Scotland has voted on whether to stay within the United Kingdom or break the 307-year-old union in a finely balanced independence referendum with global consequences.
Its verdict should be clear around breakfast time on Friday.
Polling booths closed at 2100 GMT from remote highlands and islands to the tough city estates of Glasgow with surveys suggesting Scots were almost equally divided in a vote watched closely by Britain's allies, investors and restive regions at home and abroad.
Recent opinion polls gave the "No" campaign - those in favor of remaining in the United Kingdom - a slight edge. But as many as 600,000 people undecided up to the last moment held the key.
The final poll of polls by the non-partisan “What Scotland Thinks” website, put the No campaign on 52 percent, the Yes camp on 48. That measure has never given the independence campaign a lead despite a sharp narrowing in recent weeks.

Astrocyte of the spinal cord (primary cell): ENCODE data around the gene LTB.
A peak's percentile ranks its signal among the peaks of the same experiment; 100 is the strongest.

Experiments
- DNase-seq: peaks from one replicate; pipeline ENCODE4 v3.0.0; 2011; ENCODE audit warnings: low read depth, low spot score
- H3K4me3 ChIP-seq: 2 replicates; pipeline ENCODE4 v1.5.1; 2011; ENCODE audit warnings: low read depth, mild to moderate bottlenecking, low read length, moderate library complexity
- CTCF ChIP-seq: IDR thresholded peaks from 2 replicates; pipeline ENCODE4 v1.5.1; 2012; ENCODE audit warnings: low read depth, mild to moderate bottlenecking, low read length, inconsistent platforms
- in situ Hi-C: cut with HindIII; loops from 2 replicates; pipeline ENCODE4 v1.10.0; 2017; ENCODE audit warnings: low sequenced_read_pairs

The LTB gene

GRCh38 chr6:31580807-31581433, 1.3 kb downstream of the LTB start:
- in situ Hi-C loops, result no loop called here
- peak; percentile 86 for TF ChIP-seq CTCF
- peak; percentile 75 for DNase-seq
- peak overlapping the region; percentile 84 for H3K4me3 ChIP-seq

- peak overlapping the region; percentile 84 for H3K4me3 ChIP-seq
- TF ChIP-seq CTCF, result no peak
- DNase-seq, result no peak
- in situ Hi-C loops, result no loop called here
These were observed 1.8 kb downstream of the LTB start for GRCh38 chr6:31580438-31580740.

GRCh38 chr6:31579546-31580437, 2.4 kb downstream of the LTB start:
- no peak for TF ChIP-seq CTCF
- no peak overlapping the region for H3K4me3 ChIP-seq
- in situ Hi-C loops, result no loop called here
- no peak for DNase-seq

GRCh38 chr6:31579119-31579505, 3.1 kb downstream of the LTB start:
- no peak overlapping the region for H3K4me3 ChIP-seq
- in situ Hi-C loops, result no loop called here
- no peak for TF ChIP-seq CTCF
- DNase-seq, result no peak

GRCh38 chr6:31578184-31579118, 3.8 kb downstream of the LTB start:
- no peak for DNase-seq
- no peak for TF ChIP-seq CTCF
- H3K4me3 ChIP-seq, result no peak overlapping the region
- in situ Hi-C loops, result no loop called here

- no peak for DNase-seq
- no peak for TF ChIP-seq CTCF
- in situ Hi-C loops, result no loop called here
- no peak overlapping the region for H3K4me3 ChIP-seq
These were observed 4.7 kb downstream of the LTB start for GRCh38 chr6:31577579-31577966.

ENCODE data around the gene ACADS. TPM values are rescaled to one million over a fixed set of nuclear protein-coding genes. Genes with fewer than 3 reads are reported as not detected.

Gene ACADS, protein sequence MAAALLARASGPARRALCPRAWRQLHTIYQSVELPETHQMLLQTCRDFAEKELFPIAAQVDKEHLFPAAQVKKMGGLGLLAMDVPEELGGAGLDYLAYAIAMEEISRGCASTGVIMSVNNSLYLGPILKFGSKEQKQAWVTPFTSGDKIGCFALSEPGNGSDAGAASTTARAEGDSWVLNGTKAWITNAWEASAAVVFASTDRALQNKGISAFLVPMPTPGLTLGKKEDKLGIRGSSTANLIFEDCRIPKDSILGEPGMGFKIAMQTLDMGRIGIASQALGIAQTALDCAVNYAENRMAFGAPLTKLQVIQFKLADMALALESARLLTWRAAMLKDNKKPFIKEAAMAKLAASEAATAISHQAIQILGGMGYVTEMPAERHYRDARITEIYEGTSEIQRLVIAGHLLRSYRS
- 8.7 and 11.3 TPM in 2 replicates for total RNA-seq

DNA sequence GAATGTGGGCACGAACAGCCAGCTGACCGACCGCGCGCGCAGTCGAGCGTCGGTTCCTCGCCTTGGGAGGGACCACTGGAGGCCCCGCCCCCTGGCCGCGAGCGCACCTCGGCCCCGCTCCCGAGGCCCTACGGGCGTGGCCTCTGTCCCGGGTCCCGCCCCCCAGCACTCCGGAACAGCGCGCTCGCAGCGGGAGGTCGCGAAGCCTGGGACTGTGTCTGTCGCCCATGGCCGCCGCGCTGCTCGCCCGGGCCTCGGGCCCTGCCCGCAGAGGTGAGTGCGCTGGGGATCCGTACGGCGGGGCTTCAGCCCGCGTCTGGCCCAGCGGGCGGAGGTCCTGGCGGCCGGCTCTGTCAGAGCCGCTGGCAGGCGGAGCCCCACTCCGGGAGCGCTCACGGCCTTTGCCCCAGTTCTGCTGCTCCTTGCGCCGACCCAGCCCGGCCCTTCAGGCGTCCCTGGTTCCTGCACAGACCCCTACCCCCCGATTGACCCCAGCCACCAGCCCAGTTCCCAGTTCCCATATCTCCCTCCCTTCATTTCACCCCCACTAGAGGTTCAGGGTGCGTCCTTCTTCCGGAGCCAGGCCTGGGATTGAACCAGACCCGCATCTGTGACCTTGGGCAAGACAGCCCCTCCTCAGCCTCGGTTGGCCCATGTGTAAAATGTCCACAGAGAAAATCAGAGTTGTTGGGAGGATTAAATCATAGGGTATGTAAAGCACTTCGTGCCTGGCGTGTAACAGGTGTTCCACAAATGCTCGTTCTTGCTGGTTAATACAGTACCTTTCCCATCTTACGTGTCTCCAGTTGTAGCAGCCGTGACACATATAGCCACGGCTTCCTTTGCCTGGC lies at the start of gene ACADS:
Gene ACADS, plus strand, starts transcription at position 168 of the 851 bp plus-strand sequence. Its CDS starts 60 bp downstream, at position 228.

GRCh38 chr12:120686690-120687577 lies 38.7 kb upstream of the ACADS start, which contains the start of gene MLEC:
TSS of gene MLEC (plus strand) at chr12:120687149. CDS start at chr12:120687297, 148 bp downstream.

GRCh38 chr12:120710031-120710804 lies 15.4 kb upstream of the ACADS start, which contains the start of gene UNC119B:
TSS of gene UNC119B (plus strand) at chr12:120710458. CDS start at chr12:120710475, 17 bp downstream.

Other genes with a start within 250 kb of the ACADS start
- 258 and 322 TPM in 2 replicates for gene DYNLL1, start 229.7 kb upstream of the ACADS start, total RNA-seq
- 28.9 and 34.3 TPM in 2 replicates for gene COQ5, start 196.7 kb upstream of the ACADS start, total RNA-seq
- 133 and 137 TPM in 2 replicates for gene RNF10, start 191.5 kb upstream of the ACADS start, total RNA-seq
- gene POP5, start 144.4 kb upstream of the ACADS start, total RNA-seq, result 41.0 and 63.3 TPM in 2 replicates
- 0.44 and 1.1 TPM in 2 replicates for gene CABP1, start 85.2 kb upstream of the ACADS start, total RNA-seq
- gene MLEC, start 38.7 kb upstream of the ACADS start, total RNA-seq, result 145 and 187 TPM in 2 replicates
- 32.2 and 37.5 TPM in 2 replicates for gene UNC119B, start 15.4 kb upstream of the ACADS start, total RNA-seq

The gap is sufficiently close that if the pollsters have got it marginally wrong, Scotland could go its own way.
Financial markets lodged a raft of late bets that Scots would reject independence, pushing the pound and Scottish-based stocks higher in the final hours of polling.
Analysts say that means there will be a far more dramatic market reaction to a “Yes” vote than if Scotland opts to stay part of the United Kingdom.
French President Francois Hollande said the vote would be decisive for Europe as well as Britain. "After half a century of building Europe, we risk entering a period of deconstruction," he said on Thursday.
Those in favor say such fears are overblown. They see a bright future for an independent Scotland in Europe, a fairer society and strong ties with London.
Those opposed say a split would slow economic growth, diminish the United Kingdom's international standing, threaten the unity of other countries and tip the balance in favor of people who want Britain to leave the European Union.
Many people see the choice, which has divided families and friends but also electrified a country of 5.3 million, as one of hearts versus heads.
Tennis star Andy Murray sent a powerful last-minute message in support of the pro-independence "Yes" vote, tweeting "Let's do this".